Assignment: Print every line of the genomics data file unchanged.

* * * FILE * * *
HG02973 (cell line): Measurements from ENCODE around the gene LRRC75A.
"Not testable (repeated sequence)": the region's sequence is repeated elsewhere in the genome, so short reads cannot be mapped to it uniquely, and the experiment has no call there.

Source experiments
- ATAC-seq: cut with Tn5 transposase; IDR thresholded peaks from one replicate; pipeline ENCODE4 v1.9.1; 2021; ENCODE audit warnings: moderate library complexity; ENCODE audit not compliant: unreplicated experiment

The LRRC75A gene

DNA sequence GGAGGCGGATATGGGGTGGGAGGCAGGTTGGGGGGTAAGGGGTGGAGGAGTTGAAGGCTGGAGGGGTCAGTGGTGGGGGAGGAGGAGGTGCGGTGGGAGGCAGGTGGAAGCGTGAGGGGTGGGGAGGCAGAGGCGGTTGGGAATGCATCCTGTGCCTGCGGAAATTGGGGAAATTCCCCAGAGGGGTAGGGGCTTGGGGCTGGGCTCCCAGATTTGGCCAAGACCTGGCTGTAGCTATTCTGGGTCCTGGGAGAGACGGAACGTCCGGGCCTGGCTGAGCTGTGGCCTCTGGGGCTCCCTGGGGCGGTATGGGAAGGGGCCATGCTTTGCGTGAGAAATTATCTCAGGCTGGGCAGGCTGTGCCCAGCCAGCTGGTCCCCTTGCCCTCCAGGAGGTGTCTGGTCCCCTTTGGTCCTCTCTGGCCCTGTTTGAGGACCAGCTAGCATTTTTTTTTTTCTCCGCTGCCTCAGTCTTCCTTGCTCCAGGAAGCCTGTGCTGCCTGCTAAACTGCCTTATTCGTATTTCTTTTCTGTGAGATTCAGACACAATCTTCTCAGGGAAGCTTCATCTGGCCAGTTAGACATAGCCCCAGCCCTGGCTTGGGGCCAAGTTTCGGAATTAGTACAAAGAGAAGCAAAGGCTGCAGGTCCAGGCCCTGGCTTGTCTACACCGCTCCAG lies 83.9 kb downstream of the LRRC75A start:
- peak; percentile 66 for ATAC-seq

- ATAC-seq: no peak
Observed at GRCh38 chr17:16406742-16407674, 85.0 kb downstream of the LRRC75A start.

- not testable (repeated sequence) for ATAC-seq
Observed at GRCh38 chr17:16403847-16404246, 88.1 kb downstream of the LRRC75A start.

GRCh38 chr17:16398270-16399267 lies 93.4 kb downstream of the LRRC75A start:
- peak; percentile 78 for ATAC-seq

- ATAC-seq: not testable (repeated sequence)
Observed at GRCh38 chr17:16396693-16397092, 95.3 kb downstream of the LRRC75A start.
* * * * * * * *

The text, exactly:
HG02973 (cell line): Measurements from ENCODE around the gene LRRC75A.
"Not testable (repeated sequence)": the region's sequence is repeated elsewhere in the genome, so short reads cannot be mapped to it uniquely, and the experiment has no call there.

Source experiments
- ATAC-seq: cut with Tn5 transposase; IDR thresholded peaks from one replicate; pipeline ENCODE4 v1.9.1; 2021; ENCODE audit warnings: moderate library complexity; ENCODE audit not compliant: unreplicated experiment

The LRRC75A gene

DNA sequence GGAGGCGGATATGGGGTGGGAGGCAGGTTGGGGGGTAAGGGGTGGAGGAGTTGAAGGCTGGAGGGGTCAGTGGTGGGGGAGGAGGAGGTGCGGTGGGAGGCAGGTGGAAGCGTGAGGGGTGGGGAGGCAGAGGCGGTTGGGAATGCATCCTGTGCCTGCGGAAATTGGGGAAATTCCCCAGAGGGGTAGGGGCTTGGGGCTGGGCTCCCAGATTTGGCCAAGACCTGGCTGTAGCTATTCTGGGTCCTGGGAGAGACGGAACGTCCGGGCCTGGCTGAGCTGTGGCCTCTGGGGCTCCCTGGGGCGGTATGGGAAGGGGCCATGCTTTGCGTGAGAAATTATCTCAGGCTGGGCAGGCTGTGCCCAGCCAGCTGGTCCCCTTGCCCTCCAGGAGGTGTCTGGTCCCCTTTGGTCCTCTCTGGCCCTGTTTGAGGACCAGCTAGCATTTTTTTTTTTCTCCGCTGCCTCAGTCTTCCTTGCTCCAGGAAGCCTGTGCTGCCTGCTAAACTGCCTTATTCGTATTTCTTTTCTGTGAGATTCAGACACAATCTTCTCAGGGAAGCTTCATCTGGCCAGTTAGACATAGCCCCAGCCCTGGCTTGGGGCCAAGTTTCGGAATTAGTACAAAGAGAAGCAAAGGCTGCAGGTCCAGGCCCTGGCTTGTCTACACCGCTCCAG lies 83.9 kb downstream of the LRRC75A start:
- peak; percentile 66 for ATAC-seq

- ATAC-seq: no peak
Observed at GRCh38 chr17:16406742-16407674, 85.0 kb downstream of the LRRC75A start.

- not testable (repeated sequence) for ATAC-seq
Observed at GRCh38 chr17:16403847-16404246, 88.1 kb downstream of the LRRC75A start.

GRCh38 chr17:16398270-16399267 lies 93.4 kb downstream of the LRRC75A start:
- peak; percentile 78 for ATAC-seq

- ATAC-seq: not testable (repeated sequence)
Observed at GRCh38 chr17:16396693-16397092, 95.3 kb downstream of the LRRC75A start.